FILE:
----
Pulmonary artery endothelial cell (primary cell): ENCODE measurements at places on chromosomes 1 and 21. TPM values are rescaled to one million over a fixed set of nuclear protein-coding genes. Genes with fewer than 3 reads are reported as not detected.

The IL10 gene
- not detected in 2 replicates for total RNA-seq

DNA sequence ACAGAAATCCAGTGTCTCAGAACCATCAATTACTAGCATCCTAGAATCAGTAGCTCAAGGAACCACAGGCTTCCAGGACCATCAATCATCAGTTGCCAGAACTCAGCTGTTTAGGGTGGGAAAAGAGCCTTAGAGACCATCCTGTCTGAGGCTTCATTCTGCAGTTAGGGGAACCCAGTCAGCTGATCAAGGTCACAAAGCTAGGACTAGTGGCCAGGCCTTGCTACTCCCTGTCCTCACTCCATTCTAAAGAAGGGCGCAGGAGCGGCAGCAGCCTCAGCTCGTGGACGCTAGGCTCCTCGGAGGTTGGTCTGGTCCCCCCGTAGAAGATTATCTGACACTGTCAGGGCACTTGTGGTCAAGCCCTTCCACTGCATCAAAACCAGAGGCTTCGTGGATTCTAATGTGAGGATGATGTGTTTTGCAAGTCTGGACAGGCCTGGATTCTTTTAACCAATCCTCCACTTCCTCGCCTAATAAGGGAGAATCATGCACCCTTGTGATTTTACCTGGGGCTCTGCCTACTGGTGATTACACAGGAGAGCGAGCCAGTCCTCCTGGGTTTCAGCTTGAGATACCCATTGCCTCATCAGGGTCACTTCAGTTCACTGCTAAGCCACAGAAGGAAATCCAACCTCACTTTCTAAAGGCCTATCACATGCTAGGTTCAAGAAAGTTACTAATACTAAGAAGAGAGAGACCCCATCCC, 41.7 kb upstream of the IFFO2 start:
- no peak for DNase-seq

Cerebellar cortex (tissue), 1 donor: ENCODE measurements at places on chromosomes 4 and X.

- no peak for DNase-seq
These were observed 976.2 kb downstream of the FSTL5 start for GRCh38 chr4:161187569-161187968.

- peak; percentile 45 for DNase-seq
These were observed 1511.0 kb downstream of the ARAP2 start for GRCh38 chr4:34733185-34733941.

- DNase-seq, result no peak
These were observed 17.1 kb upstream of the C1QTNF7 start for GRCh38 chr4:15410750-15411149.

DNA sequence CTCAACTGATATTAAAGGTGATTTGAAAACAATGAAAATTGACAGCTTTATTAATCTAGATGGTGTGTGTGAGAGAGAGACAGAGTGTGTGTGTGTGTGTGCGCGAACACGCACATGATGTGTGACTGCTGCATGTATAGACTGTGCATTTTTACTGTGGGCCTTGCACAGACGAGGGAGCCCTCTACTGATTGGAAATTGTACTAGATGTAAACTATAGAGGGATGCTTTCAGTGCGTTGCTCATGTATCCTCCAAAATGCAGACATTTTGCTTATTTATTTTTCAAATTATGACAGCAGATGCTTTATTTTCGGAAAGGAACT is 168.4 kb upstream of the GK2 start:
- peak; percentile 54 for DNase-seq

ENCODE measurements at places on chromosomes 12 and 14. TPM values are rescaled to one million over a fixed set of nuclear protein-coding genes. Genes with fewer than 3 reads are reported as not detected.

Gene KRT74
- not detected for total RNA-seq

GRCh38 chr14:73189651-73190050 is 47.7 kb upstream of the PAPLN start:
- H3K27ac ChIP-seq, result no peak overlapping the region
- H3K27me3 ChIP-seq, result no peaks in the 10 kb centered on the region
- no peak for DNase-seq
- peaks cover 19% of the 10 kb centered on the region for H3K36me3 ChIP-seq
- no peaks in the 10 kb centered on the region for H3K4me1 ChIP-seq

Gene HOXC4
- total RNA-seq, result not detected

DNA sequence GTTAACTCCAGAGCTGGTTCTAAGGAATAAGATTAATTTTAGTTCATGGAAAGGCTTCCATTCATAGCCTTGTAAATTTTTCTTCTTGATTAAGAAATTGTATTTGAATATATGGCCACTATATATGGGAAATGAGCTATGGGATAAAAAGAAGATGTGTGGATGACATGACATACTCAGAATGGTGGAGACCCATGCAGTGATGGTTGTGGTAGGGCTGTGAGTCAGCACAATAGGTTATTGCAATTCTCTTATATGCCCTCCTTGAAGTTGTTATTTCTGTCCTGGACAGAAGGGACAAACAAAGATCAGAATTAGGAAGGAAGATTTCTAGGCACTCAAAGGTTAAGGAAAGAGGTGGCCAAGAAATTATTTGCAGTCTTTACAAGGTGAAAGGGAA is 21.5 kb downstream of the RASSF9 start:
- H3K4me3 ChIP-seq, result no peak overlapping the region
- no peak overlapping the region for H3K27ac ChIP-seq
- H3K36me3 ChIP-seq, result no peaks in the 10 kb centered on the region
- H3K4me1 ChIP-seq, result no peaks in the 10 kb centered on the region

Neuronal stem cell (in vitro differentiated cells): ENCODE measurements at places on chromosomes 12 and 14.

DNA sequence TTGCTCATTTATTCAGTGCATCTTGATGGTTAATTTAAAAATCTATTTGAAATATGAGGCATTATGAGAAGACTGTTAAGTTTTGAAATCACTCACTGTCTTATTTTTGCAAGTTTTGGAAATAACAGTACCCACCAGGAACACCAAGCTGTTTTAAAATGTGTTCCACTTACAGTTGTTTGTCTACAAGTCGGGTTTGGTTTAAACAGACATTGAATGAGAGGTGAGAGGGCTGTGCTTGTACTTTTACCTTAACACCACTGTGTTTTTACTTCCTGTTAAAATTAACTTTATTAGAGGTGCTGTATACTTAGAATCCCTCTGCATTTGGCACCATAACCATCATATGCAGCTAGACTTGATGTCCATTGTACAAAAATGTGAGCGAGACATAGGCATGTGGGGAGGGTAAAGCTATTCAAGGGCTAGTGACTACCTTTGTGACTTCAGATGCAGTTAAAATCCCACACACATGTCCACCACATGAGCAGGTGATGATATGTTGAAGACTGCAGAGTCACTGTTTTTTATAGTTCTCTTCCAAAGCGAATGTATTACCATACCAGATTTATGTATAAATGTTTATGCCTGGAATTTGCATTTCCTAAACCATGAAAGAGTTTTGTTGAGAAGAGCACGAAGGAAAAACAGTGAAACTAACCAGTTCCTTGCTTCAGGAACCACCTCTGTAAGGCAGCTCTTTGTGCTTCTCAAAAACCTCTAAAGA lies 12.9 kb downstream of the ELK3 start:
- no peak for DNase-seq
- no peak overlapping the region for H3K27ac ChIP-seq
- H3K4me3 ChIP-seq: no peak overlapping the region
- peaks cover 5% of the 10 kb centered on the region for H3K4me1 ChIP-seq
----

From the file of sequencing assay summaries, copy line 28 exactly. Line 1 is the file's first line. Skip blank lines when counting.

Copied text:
- no peak overlapping the region for H3K27ac ChIP-seq